Some of the money saved from closing offices needs to be set aside to providing replacement work areas which meet the needs of the social work profession. There is plenty of literature from the private sector about how moving out of permanent offices into better designed spaces can actually improve collaboration and mutual support between workers. Social work is not the only job which requires these things and many other industries have embraced new working methods successfully.
    Another important factor is the need for providing workers with high quality IT which allows them to do the job from a wider range of locations. This can improve productivity and make work more flexible for people with caring or parenting roles.
    Expecting our jobs to stay the same in an environment of rapid technological and economic change is not feasible. Rather, social workers should be trying to find ways to contribute to discussions within their organizations and more widely as a profession about how agile working and new technology can enhance their work and their enjoyment of it. Successful change requires thought and planning by management and genuine consultation with workers.

  11. Social worker August 16, 2016 at 12:58 pm #

    Hot desking may help prevent cliques and unhealthily close relationships developing in the workplace – it is obvious that friendships and loyalty to these friends / colleagues can cloud professional decision-making and lead to bullying. I wish that we could have had hot desking, so I could have avoided some bullies at work.

    Loyalty to colleagues is supposed to give way to loyalty to the service users, unless that colleague is a manager – then God help You!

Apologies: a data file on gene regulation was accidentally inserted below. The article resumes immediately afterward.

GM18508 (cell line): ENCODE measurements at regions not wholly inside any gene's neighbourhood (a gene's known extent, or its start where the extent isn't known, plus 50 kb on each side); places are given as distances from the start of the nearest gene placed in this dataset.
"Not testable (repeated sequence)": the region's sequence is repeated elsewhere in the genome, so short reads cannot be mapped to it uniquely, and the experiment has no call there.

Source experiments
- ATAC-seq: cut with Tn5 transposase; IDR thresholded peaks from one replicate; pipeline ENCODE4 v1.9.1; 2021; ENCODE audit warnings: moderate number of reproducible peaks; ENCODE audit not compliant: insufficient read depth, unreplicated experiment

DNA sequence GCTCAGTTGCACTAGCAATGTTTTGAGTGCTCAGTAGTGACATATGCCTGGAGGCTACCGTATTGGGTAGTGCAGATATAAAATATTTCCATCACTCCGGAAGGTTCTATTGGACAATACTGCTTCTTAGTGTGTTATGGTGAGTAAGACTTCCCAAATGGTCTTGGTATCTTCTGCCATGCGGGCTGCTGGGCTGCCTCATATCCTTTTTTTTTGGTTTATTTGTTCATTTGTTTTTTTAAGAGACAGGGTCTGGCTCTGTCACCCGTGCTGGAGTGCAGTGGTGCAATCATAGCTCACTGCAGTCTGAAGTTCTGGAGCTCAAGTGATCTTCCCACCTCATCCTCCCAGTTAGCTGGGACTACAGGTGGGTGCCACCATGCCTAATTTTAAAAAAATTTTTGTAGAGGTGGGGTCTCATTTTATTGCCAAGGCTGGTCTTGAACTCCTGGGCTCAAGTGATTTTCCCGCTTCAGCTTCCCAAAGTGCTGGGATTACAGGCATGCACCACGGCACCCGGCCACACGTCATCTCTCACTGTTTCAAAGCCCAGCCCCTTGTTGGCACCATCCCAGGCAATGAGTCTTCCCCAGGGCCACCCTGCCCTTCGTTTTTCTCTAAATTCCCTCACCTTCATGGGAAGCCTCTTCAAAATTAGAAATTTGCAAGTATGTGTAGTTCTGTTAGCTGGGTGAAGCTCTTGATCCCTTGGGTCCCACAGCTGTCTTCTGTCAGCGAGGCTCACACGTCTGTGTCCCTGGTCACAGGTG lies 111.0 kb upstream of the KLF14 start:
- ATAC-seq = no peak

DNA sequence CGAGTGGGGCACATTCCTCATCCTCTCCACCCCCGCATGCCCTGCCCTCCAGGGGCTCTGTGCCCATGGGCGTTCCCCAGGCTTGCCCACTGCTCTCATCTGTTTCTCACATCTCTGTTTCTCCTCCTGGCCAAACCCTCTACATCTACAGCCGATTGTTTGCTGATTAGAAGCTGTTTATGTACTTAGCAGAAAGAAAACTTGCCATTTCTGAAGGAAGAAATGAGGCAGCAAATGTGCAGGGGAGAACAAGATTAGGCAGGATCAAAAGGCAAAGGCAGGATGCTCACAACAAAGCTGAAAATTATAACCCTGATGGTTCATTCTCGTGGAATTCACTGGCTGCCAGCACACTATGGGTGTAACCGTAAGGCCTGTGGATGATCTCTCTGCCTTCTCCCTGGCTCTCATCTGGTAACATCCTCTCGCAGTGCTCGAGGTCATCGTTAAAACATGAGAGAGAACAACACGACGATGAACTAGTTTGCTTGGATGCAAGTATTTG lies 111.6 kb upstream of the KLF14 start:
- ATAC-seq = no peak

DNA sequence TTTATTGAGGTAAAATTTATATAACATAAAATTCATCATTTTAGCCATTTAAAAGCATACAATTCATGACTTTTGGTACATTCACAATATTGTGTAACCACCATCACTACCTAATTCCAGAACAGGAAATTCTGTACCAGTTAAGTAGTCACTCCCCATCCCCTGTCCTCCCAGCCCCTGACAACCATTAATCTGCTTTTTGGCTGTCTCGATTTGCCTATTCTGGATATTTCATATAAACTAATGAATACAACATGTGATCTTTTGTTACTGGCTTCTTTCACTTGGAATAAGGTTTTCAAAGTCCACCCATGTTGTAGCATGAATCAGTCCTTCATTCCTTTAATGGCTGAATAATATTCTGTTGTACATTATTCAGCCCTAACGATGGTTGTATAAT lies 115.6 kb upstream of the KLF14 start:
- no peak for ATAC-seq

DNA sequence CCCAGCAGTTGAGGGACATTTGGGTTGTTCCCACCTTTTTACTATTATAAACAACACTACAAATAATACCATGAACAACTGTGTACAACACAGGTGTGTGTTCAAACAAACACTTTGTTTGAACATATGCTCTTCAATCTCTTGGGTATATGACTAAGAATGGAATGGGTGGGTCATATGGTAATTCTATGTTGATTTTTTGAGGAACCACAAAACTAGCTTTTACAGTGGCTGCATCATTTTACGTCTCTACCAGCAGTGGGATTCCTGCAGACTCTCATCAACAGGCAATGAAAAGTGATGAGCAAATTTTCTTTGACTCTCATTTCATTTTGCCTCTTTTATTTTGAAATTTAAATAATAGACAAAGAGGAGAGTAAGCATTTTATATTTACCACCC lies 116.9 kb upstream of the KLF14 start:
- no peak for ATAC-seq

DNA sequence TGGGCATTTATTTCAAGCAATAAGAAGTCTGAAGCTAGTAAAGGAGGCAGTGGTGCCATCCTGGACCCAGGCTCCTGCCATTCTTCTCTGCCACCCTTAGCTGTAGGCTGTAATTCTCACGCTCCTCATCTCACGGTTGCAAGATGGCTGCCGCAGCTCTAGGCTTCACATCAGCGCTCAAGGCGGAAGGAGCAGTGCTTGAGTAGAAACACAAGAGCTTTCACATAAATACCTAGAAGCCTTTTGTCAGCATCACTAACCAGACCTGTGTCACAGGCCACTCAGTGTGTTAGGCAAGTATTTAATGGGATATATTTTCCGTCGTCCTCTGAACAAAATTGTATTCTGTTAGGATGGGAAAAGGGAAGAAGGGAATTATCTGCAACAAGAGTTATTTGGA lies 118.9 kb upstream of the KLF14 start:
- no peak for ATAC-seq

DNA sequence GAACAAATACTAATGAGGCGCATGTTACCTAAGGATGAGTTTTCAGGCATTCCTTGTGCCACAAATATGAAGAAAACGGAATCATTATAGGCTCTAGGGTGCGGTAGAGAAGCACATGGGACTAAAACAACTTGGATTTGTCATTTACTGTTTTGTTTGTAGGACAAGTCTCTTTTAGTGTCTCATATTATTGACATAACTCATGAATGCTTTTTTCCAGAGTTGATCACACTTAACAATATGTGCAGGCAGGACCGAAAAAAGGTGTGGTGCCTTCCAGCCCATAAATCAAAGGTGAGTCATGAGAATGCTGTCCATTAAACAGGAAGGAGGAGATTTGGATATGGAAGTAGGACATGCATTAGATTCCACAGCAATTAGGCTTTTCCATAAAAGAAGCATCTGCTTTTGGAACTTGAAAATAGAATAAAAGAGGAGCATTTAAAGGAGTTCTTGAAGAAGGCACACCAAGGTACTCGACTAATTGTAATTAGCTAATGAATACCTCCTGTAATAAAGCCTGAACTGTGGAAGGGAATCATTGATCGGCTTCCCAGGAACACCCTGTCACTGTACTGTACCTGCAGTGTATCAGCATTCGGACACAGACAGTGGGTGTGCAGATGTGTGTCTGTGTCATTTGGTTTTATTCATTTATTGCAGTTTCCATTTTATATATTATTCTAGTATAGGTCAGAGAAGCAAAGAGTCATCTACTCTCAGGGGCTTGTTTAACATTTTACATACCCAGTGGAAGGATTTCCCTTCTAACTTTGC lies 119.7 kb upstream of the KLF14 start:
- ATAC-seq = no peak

12. Sabine August 16, 2016 at 2:30 pm #

    I think what is the preferred option for some people (hot desking), may not work for others. Personally, I would not cope with hot-desking for two reasons: due to chronic back injury I would need to bring my special chair, monitor raisers, foot support to anywhere I would be expected to hotdesk. That to me is not practical in any way as it also involves workstation assessments! And I am not aware that budgets would extend to hiring a porter for me!
    The second reason – a valid one for me and maybe others – is that the office is also a place where I feel able to sit down and reflect/think things through, communicate directly with colleagues. Having my own desk also means I do not have to worry about vacating the space.

  13. Pearlene August 16, 2016 at 3:32 pm #

    I have been a child protection social worker for over 25 years and remember the days when we had our own desks and could have personal items displayed on our desks that serve to remind us of why we do the job. I have also experienced hot desking and as some one with a hidden disability i.e. dyslexia I have struggled with hot desking, not knowing where I can put my bag or sit stresses me out and makes me feel disorientated. I think it’s about where you are coming from, some may welcome it while others fear it, I include myself in this group. I also think there is too much reliance on technology.

  14. Stephanie August 17, 2016 at 2:21 pm #

    I don’t mind hot desking but I do like to sit in the same vicinity as my team which I think is a key concern in our LD adult services team. I have a specialist keyboard and mouse which is a pain to move each day, but I do like to sit near different people depending on the day, mood or need. We have also been encouraged to sit near our health colleagues, as supposedly we are an integrated team 😉